EU Leaders Gather in Brussels to Discuss Top Jobs and Policy Agenda

June 18, 2024 by No Comments

EU leaders will gather in Brussels on Monday to discuss policy objectives for the next five years, encompassing areas such as defense and the economy, as well as the selection of individuals for key positions within the EU.

This informal meeting marks the first gathering of leaders since the European Parliament elections, which yielded favorable outcomes for center-right and right-wing nationalist parties, while delivering setbacks for French President Emmanuel Macron and German Chancellor Olaf Scholz.

The leaders are scheduled to deliberate on the individuals who should assume the roles of European Commission President, European Council President, and the High Representative for Foreign Affairs. However, it appears that their decisions have already been largely determined.

Ursula von der Leyen, the current head of the EU executive, is positioned to secure a second term, bolstered by the electoral success of her center-right European People’s Party.

Thirteen of the 27 EU leaders represent parties affiliated with the EPP. With the support of France and Germany, she would secure the necessary qualified majority for nomination.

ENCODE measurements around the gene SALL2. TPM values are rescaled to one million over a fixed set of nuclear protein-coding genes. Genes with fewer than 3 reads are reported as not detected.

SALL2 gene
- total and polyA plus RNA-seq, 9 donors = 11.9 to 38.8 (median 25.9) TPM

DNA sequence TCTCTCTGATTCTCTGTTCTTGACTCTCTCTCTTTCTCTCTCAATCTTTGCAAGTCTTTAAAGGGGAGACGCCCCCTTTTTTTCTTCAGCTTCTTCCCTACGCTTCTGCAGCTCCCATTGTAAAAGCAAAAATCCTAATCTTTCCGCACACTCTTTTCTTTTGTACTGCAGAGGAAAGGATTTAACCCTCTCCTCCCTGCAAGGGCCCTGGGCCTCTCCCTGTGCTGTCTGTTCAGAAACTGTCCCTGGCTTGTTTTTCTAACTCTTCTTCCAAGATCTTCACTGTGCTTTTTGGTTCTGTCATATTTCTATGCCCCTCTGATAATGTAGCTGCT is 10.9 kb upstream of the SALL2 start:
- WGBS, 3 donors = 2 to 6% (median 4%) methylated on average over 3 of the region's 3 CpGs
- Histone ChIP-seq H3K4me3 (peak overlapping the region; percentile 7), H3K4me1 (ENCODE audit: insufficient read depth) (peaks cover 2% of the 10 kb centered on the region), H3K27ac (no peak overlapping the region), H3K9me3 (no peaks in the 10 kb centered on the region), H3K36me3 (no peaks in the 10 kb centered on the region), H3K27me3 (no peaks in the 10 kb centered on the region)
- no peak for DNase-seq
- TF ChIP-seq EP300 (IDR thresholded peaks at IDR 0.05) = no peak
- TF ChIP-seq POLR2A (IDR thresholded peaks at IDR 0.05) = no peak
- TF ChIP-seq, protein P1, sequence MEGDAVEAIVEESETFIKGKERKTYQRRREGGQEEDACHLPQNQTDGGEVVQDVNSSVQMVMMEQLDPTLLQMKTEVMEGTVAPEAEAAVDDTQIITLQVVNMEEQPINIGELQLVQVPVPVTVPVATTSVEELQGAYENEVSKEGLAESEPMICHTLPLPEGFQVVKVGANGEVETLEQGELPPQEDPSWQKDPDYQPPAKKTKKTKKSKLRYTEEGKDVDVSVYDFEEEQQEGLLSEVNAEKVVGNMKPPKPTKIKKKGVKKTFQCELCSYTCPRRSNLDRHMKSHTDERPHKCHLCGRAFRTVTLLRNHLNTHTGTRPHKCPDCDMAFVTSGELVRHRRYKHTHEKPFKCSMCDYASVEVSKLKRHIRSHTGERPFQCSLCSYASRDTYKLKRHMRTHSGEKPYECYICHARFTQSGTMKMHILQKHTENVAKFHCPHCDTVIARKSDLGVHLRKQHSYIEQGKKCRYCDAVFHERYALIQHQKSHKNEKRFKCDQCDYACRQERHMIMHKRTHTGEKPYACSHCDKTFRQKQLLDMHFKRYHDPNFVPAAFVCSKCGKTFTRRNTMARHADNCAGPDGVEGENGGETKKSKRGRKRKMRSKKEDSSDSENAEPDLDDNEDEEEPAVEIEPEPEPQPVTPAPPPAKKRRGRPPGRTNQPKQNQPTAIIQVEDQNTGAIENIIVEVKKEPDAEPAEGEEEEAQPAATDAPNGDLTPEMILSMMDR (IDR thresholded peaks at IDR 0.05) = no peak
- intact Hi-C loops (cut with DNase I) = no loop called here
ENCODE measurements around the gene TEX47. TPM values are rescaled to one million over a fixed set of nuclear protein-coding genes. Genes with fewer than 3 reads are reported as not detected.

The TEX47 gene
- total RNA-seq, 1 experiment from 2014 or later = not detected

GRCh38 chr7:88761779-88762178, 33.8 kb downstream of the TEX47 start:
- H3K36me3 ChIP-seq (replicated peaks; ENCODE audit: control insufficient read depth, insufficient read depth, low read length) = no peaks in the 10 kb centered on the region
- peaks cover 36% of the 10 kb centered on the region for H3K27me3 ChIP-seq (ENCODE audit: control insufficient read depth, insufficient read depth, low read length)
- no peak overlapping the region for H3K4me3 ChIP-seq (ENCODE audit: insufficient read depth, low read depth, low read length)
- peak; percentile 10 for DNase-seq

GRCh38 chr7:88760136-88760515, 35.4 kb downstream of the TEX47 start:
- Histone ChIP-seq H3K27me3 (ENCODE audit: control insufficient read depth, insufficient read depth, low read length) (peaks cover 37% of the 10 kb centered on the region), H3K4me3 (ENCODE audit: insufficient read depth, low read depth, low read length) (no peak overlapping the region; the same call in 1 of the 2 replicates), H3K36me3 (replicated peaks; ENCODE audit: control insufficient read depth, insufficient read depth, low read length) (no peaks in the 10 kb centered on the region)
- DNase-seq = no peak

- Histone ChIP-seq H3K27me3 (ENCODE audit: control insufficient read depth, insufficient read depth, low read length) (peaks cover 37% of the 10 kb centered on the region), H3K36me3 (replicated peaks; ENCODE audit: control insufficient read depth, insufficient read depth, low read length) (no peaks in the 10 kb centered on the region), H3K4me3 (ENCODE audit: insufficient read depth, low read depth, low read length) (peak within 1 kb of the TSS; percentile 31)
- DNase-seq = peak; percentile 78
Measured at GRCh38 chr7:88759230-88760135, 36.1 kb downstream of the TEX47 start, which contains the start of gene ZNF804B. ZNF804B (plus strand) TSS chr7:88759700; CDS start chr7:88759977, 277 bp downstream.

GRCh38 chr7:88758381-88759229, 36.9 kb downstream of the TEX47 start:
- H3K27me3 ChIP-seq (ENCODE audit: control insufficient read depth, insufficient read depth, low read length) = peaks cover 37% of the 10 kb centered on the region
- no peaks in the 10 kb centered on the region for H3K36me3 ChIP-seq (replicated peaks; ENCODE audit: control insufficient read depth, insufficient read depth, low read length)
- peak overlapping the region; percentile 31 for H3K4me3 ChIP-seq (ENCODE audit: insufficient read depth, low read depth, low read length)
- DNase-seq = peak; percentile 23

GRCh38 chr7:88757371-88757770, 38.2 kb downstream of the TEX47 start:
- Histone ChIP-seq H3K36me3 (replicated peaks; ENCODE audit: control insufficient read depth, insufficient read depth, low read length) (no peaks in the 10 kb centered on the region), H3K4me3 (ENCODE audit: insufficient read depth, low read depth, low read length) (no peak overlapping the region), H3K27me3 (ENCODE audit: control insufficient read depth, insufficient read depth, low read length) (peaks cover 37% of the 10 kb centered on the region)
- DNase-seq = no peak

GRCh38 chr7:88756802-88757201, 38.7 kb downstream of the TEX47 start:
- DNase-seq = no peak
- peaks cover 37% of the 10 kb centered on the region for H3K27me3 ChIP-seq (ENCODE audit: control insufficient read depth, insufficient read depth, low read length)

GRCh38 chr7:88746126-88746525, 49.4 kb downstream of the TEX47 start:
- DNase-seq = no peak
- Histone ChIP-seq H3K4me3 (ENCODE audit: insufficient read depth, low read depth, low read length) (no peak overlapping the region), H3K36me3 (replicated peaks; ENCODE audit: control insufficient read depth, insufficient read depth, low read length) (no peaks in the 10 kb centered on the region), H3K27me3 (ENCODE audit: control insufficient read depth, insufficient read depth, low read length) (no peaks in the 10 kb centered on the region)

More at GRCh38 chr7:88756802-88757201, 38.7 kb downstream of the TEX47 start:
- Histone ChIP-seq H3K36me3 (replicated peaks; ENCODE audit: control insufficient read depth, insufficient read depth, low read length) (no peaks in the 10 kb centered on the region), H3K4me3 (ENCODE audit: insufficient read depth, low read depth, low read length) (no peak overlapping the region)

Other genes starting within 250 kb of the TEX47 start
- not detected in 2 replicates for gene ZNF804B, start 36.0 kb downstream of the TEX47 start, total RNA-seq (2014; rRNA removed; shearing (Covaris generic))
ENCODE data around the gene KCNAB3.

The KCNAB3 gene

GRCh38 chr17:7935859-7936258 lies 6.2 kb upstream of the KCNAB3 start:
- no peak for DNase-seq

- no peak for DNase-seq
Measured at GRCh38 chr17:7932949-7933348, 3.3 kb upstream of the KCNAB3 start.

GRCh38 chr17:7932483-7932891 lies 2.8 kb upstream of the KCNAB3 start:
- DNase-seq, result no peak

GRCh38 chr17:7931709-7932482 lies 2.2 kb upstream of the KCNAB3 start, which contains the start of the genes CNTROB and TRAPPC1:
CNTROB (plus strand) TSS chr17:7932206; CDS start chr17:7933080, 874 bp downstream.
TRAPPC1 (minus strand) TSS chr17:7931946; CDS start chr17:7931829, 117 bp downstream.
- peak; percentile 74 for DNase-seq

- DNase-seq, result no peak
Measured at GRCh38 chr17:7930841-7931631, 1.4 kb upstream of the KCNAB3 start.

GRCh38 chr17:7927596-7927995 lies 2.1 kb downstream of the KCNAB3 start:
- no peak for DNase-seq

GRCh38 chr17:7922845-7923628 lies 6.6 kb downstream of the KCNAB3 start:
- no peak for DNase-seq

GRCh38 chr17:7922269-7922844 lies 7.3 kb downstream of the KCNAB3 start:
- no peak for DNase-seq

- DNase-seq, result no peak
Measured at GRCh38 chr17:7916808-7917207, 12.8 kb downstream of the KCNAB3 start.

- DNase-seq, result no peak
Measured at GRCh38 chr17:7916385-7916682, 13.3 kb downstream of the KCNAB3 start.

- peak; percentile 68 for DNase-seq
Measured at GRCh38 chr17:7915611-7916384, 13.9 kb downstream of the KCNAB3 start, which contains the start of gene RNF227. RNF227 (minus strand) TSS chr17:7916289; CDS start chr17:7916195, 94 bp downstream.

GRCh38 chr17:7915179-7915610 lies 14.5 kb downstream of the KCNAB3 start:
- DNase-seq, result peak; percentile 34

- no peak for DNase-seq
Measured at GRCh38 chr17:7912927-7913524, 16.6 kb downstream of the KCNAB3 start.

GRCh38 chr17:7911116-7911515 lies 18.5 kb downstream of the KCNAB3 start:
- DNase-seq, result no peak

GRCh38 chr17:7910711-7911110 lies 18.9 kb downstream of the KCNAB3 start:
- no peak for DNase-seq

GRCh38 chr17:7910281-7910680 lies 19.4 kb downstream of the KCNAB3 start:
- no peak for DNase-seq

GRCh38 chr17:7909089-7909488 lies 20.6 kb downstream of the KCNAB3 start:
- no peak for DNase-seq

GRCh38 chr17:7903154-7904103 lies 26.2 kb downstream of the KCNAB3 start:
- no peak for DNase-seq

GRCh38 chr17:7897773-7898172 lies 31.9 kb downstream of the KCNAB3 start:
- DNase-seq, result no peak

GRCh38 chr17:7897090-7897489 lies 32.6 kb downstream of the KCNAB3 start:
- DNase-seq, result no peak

While France initially considered alternatives to von der Leyen, the government now prioritizes EU stability, particularly in light of the upcoming deadline of June 30.

António Costa, the former Prime Minister of Portugal, is poised to become the next European Council President, with the socialist expected to chair summits starting in December.

Kaja Kallas, the Estonian Prime Minister and a member of the liberal party, is in line to be nominated as the High Representative for Foreign Affairs, ensuring a balanced geographical and political distribution of positions within the bloc.

The leaders are expected to formally confirm their choices at an EU summit scheduled for June 27-28. Von der Leyen would subsequently require the approval of the European Parliament, which will hold its first session starting from July 16.

The full 27-member Commission, including the Foreign Policy Chief, also necessitates parliamentary endorsement.

EU leaders are also anticipated to discuss the upcoming five-year legislative cycle, with a focus on shared values, defense, and economic competitiveness. They are scheduled to finalize their “strategic agenda” guidelines at the end-June summit.

The leaders are expected to soon receive a report from Mario Draghi, the former Italian Prime Minister and President of the European Central Bank, on strategies to enhance the EU’s economic prospects. In a recent speech, Draghi emphasized the need for lower energy costs and a capital markets union to channel private savings towards investment.